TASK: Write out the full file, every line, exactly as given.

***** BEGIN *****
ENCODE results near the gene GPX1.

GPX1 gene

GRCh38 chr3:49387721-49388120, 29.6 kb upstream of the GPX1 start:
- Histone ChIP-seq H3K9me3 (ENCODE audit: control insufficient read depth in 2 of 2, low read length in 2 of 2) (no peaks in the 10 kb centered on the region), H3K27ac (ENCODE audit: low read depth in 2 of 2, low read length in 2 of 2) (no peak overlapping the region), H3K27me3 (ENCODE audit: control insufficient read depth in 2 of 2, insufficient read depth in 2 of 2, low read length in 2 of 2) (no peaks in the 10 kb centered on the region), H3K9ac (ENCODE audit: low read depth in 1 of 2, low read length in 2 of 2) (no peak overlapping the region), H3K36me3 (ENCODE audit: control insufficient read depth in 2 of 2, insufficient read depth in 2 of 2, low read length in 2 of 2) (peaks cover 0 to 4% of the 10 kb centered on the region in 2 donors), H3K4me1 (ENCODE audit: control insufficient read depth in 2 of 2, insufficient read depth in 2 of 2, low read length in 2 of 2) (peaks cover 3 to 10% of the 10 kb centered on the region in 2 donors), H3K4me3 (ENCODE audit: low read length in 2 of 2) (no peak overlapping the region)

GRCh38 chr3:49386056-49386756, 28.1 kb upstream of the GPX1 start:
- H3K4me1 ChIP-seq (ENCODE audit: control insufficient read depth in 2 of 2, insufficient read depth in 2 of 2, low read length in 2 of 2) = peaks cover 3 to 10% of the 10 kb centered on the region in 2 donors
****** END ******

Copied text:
ENCODE results near the gene GPX1.

GPX1 gene

GRCh38 chr3:49387721-49388120, 29.6 kb upstream of the GPX1 start:
- Histone ChIP-seq H3K9me3 (ENCODE audit: control insufficient read depth in 2 of 2, low read length in 2 of 2) (no peaks in the 10 kb centered on the region), H3K27ac (ENCODE audit: low read depth in 2 of 2, low read length in 2 of 2) (no peak overlapping the region), H3K27me3 (ENCODE audit: control insufficient read depth in 2 of 2, insufficient read depth in 2 of 2, low read length in 2 of 2) (no peaks in the 10 kb centered on the region), H3K9ac (ENCODE audit: low read depth in 1 of 2, low read length in 2 of 2) (no peak overlapping the region), H3K36me3 (ENCODE audit: control insufficient read depth in 2 of 2, insufficient read depth in 2 of 2, low read length in 2 of 2) (peaks cover 0 to 4% of the 10 kb centered on the region in 2 donors), H3K4me1 (ENCODE audit: control insufficient read depth in 2 of 2, insufficient read depth in 2 of 2, low read length in 2 of 2) (peaks cover 3 to 10% of the 10 kb centered on the region in 2 donors), H3K4me3 (ENCODE audit: low read length in 2 of 2) (no peak overlapping the region)

GRCh38 chr3:49386056-49386756, 28.1 kb upstream of the GPX1 start:
- H3K4me1 ChIP-seq (ENCODE audit: control insufficient read depth in 2 of 2, insufficient read depth in 2 of 2, low read length in 2 of 2) = peaks cover 3 to 10% of the 10 kb centered on the region in 2 donors